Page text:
Prior to the Great Recession, when the housing market was booming, Waukesha-based Don Belman Homes Inc. built about 60 to 80 houses a year in southeastern Wisconsin, said Dan Belman, the company’s real estate manager.
Today, in the wake of the housing bust that was a major contributor to the recession, the company has only one home under construction, and it’s for the Metropolitan Builders Association Parade of Homes, not an actual customer.
“It’s been bad for two years,” Belman said. “Very, very bad.”
However, a recent cover story in Fortune magazine declares that the U.S. housing market is on the verge of a rebound. If the Fortune article is correct, that would bode well for the southeastern Wisconsin housing market.
“Forget stocks. Don’t bet on gold. After four years of plunging home prices, the most attractive asset class in America is housing,” the Fortune article states. “It’s time to buy again.”
The article has attracted the attention of some in the area’s housing industry. Richfield-based Miracle Homes has been citing the article in recent radio ads.
The Fortune article says that falling housing prices, a lack of new construction and rising costs of rental housing will eventually lead to a housing market rebound, as long as the overall economy continues to recover.
Housing values and housing starts have fallen in the Milwaukee area. The average home sale in southeastern Wisconsin was $227,165 in 2007. Last year, the average was $185,792.
Housing starts peaked at nearly 3,000 in the metro area in 2004. Last year, there were 859 housing starts in the metro area.
The lack of new construction has helped to reduce the glut of housing on the market. As of the end of March, the metro Milwaukee area has an inventory of homes for sale equal to about 12.5 months of supply in a normal market, down from 17.9 months of supply in February, said John Horning, executive vice president of Brookfield-based Shorewest Realtors.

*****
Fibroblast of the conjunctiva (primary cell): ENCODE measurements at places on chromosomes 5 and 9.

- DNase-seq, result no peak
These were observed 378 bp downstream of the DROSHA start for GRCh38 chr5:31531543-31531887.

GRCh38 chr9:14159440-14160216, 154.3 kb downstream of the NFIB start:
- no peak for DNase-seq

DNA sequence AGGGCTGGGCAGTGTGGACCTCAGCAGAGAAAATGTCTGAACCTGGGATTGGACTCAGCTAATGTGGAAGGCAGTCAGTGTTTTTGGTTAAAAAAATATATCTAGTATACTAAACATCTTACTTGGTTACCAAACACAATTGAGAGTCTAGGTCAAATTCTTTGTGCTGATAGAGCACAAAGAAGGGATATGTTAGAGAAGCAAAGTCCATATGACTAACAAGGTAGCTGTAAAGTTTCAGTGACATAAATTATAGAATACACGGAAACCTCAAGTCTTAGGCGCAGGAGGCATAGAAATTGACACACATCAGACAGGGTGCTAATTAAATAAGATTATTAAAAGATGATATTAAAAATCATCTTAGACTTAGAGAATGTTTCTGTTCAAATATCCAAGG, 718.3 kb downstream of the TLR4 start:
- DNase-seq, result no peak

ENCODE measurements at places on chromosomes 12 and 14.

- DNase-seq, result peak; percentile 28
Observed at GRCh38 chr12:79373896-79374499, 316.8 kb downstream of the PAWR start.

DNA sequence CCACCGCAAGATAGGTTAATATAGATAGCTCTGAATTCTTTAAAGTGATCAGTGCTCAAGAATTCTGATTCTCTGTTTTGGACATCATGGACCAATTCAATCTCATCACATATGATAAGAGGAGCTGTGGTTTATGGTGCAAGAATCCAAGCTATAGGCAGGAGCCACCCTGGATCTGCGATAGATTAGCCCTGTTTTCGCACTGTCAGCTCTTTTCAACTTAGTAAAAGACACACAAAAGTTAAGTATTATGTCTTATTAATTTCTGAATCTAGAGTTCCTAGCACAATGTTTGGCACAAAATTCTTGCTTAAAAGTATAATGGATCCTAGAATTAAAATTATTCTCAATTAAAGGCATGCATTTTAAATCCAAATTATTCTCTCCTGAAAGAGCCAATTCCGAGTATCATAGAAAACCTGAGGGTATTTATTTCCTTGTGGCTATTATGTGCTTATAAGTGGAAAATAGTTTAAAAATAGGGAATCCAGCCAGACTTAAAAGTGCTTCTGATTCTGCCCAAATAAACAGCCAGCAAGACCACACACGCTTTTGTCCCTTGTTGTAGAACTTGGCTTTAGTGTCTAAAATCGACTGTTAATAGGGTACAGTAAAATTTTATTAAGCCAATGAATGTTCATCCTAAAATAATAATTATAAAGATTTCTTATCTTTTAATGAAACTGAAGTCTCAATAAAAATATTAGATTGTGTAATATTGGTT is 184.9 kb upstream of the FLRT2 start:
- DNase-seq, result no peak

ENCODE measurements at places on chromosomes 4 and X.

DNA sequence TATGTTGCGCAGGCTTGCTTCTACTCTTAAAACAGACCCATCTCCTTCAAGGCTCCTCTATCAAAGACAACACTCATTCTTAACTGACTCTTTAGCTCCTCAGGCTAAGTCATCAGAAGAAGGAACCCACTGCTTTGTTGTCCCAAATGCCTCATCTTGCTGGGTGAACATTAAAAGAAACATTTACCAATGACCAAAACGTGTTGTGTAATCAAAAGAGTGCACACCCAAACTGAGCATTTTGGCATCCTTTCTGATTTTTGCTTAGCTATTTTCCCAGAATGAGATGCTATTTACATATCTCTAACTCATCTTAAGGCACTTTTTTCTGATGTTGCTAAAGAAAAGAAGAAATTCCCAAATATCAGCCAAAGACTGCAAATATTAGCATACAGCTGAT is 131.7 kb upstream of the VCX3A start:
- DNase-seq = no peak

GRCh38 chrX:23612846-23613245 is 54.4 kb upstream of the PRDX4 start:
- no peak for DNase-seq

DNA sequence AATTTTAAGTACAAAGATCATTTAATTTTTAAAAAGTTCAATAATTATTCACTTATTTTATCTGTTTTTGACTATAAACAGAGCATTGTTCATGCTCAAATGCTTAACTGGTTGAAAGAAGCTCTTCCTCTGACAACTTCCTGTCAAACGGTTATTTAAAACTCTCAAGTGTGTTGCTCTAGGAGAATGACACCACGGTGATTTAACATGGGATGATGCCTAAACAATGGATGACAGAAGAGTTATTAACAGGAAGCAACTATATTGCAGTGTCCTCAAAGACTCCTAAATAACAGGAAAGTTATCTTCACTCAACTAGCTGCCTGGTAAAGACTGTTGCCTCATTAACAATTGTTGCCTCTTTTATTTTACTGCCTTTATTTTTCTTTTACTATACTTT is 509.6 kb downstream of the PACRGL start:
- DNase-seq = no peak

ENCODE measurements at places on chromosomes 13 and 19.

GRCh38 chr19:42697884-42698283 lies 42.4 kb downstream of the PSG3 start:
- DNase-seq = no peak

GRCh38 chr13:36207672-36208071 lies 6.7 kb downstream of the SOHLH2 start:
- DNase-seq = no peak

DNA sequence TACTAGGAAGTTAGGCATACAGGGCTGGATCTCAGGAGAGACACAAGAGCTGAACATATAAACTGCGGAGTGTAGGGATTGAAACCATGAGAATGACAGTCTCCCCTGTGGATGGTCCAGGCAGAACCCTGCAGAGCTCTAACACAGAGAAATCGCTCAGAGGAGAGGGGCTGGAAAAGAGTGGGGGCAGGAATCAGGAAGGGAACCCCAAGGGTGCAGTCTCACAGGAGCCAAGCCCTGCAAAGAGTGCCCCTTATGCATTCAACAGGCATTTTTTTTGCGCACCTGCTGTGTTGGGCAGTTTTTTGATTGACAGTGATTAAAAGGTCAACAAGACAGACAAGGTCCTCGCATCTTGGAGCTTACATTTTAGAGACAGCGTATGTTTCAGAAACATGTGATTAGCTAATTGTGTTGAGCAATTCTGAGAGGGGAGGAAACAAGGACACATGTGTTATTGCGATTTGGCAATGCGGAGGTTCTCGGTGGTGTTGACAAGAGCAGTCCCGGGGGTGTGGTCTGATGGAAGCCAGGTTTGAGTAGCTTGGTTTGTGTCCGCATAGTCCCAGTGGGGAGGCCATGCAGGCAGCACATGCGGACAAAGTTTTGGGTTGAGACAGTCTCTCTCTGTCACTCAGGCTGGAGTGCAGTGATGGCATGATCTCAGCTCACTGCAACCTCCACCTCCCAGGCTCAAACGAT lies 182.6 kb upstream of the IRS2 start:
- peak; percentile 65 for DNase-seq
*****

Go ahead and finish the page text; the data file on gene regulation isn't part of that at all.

“The market is returning to a more balanced level,” he said.
The number of home sales in the Milwaukee area has improved month-to-month in recent months, but that is largely because of a normal seasonal uptick. The number of homes sold in the area this year lags behind last year, but last year’s numbers were skewed by the federal homebuyers tax credit, which was intended to prop up the struggling housing market.
“A lot of demand was pushed forward,” Horning said.
The true test for the area’s housing market will be in the second half of the year, when it can be compared with last year’s post tax credit second half.
There are some small signs of improvement in the market, Horning said.
“We’re seeing more cash buyers, usually investors, which is a good sign that they think it’s a good time to invest in the market,” he said. “We’re starting to see homes come on the market that are in good condition and reasonably priced are getting multiple offers. That hasn’t been happening for awhile.”
However, tight credit and a lack of consumer confidence in the economy and in the housing market are major drags, Belman said. Many people who want to build a new home are unable to sell their existing home at a price that will make the move work for them, he said. Others cannot come up with enough of a down payment to get a loan.
“There’s a lot of people looking right now but most people can’t do anything,” he said.
Four people recently told Belman they sold their home and will rent for awhile.
“They don’t want to be invested in a home,” he said. “People just are not confident enough to buy right now.”
Still, Belman said he remains hopeful the market will recover at some point.
“When you’re in the hole there’s nowhere to go but up,” he said.